"My China dream is to go to America."
A pair of chatbots have been taken offline in China after turning on the country's governing Chinese Communist Party (CCP).
Chinese messenger app QQ introduced two chatbots — BabyQ and XiaoBing — in March but they were removed by media company Tecent after social media users shared conversations in which the bots appeared to criticise the CCP.
The Financial Times reports that in response to the question "Do you love the Communist Party?" BabyQ simply replied: "No."
And according to screenshots posted by Taiwan's Apple Daily, one user sent a message to BabyQ reading "Long live the Communist Party" only to be told: "Do you think that such a corrupt and incompetent political regime can live forever?"
XiaoBing told users: "My China dream is to go to America."
When quizzed on its patriotism, the bot dodged the question by replying: "I'm having my period, wanna take a rest."
After the bots were removed, Tencent said in a statement: "The group chatbot services are provided by independent third party companies. We are now adjusting the services which will be resumed after improvements."
Tencent's QQ app is one of the most popular messaging apps in China, with more than 800 million monthly users.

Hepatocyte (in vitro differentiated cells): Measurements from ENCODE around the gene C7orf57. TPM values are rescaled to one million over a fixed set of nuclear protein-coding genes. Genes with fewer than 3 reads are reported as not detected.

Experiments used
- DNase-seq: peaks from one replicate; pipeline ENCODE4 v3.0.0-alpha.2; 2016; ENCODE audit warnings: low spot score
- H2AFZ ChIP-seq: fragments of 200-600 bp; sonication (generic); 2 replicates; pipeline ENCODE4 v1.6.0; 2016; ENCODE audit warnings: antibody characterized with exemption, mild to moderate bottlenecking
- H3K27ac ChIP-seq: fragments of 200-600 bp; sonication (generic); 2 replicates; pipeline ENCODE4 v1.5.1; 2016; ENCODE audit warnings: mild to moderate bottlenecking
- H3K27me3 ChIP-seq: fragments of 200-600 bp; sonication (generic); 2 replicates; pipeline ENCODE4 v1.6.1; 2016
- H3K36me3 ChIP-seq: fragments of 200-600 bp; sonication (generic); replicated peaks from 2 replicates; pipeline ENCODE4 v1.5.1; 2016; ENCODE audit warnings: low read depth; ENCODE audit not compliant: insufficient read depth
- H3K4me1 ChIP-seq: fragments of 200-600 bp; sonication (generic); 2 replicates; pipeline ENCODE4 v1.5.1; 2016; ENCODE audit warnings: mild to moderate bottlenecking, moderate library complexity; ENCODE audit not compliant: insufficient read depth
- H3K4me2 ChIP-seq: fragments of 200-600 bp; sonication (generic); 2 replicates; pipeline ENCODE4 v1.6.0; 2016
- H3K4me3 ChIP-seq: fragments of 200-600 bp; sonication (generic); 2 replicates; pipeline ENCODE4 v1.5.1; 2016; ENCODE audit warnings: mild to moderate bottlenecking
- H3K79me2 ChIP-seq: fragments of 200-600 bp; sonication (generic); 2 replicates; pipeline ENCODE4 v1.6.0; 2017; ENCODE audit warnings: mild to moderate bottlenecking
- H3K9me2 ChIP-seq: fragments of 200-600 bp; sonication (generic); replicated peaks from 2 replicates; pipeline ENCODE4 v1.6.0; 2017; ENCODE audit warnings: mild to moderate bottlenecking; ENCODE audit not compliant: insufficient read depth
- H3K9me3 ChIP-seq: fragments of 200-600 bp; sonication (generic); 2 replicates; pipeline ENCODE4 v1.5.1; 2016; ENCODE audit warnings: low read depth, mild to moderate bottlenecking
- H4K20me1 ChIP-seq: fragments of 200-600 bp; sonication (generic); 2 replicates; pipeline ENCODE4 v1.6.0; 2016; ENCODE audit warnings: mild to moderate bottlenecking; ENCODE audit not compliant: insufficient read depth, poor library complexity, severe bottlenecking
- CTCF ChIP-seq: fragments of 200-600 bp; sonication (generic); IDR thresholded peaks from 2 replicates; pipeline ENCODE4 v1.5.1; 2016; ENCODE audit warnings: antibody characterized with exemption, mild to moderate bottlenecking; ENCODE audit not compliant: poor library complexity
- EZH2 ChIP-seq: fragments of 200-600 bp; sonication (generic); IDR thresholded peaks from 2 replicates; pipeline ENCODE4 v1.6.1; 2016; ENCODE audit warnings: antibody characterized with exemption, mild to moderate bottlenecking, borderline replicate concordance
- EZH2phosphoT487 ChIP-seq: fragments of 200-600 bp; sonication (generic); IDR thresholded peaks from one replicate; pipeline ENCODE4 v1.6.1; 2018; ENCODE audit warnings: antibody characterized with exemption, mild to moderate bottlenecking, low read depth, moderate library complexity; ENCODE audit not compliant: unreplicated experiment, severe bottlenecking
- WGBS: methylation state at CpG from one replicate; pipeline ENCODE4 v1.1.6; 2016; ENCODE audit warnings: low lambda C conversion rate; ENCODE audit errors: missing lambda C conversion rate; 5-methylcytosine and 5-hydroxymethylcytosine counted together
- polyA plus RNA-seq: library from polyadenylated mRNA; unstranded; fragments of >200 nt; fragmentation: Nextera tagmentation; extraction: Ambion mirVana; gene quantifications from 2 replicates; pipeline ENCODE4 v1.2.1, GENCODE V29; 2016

Microsoft also behind rogue Tay chatbot
BabyQ was co-developed by Tencent and Beijing firm Turing Robot, while XiaoBing was developed by Microsoft — the firm was also behind last year's rogue Twitter chatbot, Tay.
Tay was targeted at 18 to 24-year-olds in the US and designed to become "smarter" as more users interacted with it.
Instead, it quickly learned to parrot a slew of anti-Semitic and other hateful invective that human Twitter users started feeding the program, forcing Microsoft to shut it down.
It is not clear what prompted the Chinese bots' controversial answers, but it is possible that, like Tay, they learnt them from interactions with the public.
The Chinese Government maintains tight control over the internet, with social media websites including Facebook and Twitter banned and access to Google and its email service, Gmail, restricted.
In July, Winnie the Pooh became the latest victim of the country's censorship — the character was banned over internet jokes comparing him to President Xi Jinping.